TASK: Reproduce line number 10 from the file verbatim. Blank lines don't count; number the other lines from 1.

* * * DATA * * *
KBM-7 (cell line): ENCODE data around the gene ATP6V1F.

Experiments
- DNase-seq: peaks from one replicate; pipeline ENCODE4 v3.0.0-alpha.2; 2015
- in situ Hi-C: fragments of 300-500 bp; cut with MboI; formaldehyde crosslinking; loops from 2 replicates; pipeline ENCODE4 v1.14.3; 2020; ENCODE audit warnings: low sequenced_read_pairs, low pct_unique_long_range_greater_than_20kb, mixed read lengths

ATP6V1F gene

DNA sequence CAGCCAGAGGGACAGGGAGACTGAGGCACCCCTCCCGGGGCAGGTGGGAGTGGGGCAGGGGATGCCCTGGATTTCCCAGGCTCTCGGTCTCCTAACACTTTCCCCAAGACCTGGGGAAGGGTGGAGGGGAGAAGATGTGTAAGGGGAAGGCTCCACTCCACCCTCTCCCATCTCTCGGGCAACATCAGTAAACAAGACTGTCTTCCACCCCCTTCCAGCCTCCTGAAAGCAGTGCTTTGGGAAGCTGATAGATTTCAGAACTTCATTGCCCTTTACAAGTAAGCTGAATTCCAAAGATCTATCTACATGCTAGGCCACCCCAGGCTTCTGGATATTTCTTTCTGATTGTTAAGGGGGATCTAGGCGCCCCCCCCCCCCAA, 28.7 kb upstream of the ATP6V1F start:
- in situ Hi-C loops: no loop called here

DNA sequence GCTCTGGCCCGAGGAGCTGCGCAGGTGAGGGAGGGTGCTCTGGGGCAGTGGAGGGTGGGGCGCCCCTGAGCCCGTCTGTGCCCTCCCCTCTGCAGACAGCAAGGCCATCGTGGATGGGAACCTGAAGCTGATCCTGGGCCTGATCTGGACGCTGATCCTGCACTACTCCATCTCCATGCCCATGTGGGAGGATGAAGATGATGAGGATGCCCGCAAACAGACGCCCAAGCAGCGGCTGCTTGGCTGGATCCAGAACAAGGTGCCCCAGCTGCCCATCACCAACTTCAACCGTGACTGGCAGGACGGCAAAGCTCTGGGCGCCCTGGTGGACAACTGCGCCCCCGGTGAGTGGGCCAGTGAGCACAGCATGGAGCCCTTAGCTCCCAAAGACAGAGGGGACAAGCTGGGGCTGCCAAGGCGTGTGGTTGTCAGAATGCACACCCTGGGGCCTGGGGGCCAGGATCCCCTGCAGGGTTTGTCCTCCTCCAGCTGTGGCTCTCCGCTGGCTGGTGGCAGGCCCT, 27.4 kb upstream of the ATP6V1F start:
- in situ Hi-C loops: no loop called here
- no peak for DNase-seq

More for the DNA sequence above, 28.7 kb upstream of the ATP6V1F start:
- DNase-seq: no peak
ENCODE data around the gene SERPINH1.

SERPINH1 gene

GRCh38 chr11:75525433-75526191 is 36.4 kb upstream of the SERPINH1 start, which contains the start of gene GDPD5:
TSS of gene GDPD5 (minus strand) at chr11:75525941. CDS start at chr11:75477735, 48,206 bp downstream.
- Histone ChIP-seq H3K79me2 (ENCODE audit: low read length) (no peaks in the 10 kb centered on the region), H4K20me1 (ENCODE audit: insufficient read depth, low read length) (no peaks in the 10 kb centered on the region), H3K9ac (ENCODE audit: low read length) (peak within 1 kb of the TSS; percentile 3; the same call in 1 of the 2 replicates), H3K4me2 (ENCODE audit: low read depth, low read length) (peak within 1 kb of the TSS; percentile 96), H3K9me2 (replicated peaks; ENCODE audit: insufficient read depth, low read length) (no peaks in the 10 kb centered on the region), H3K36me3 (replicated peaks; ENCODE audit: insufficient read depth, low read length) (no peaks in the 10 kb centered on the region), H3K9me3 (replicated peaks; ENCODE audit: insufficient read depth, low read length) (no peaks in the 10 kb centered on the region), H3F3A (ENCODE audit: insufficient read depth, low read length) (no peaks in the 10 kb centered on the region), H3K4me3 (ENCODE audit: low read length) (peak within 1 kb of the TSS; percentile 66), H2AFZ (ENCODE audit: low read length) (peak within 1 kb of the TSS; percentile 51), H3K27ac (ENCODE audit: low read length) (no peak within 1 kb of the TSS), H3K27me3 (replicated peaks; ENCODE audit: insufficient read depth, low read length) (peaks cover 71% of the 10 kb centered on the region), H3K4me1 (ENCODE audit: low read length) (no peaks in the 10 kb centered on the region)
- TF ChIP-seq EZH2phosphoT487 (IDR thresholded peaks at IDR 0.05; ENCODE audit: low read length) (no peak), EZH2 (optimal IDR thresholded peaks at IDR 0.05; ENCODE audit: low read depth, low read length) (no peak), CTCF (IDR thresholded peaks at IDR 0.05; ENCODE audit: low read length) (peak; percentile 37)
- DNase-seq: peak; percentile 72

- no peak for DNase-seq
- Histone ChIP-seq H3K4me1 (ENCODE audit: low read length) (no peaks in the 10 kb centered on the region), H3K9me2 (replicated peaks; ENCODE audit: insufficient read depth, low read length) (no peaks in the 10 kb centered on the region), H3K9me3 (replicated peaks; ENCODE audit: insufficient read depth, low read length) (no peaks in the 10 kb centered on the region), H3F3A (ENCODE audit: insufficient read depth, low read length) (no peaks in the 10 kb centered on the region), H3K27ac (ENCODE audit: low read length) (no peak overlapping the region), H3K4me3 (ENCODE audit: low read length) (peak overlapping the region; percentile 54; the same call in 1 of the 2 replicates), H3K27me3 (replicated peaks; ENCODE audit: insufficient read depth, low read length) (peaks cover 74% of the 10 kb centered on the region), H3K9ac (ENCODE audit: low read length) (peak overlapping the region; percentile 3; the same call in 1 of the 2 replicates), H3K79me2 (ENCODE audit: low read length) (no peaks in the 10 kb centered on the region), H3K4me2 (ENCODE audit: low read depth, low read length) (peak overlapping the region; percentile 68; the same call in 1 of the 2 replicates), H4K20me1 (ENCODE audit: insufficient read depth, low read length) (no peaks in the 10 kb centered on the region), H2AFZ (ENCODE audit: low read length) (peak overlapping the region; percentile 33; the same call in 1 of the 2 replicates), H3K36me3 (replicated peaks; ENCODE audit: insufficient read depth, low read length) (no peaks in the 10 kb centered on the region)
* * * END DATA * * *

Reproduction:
- no peak for DNase-seq